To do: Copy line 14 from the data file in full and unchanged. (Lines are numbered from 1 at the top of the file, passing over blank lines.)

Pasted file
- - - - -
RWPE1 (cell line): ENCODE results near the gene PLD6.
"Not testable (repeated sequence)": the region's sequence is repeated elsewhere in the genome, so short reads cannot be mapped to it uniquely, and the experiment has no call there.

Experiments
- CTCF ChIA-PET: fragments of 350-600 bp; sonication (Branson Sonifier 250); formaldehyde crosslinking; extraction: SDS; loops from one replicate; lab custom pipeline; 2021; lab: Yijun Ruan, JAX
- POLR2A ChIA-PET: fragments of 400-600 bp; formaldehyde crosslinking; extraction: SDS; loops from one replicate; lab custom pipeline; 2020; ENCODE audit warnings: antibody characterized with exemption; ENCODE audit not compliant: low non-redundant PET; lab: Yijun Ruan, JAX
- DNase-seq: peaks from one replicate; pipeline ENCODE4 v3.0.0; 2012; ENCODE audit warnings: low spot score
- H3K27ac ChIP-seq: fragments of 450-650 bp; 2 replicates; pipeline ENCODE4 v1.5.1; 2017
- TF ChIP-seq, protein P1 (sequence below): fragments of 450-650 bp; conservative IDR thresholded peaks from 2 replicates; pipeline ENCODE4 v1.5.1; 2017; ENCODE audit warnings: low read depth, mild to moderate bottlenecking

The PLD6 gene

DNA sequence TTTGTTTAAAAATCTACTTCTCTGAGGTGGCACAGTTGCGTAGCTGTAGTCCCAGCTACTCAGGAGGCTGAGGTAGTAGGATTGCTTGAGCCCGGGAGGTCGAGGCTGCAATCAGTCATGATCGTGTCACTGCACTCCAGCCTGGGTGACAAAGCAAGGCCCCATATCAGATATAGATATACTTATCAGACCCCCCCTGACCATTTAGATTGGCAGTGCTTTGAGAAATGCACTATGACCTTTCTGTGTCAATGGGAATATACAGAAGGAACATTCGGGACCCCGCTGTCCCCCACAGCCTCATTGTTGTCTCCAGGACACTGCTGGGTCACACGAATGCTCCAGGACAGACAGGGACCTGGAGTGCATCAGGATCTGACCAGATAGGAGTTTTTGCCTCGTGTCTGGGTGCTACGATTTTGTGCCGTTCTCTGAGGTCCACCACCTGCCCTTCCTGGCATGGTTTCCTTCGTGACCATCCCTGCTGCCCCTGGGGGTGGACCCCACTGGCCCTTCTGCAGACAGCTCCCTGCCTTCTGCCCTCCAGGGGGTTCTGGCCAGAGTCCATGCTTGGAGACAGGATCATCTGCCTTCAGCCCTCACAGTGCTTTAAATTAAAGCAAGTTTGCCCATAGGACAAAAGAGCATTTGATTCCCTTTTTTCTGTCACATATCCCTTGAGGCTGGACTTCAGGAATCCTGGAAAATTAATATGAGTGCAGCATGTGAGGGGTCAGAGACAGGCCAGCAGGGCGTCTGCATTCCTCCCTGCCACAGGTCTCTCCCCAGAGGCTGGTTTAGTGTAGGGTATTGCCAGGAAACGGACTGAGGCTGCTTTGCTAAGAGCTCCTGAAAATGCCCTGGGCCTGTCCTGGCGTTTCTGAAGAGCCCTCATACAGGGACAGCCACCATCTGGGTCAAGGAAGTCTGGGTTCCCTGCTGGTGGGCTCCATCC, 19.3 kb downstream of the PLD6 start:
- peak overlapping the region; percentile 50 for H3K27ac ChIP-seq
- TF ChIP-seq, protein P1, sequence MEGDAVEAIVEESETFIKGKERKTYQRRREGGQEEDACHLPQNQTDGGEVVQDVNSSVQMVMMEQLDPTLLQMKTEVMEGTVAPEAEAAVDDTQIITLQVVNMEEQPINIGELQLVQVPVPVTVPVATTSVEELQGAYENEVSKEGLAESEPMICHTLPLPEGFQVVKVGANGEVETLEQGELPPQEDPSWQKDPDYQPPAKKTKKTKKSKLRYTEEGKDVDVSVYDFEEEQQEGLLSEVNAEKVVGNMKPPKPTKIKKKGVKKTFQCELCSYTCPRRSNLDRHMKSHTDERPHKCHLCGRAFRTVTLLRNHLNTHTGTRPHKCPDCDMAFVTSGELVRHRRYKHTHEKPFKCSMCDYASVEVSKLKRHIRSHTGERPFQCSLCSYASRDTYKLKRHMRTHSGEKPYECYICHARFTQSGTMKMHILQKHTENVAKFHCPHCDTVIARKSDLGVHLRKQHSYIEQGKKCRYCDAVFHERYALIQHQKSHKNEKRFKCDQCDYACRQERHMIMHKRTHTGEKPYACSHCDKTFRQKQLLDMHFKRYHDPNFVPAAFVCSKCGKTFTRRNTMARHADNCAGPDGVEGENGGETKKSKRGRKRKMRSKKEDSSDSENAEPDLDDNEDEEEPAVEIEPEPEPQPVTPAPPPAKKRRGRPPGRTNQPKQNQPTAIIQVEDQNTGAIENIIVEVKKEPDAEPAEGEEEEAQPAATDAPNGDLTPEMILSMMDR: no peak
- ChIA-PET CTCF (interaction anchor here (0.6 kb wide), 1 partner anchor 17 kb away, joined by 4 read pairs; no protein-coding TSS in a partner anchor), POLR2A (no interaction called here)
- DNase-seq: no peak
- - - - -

- DNase-seq: no peak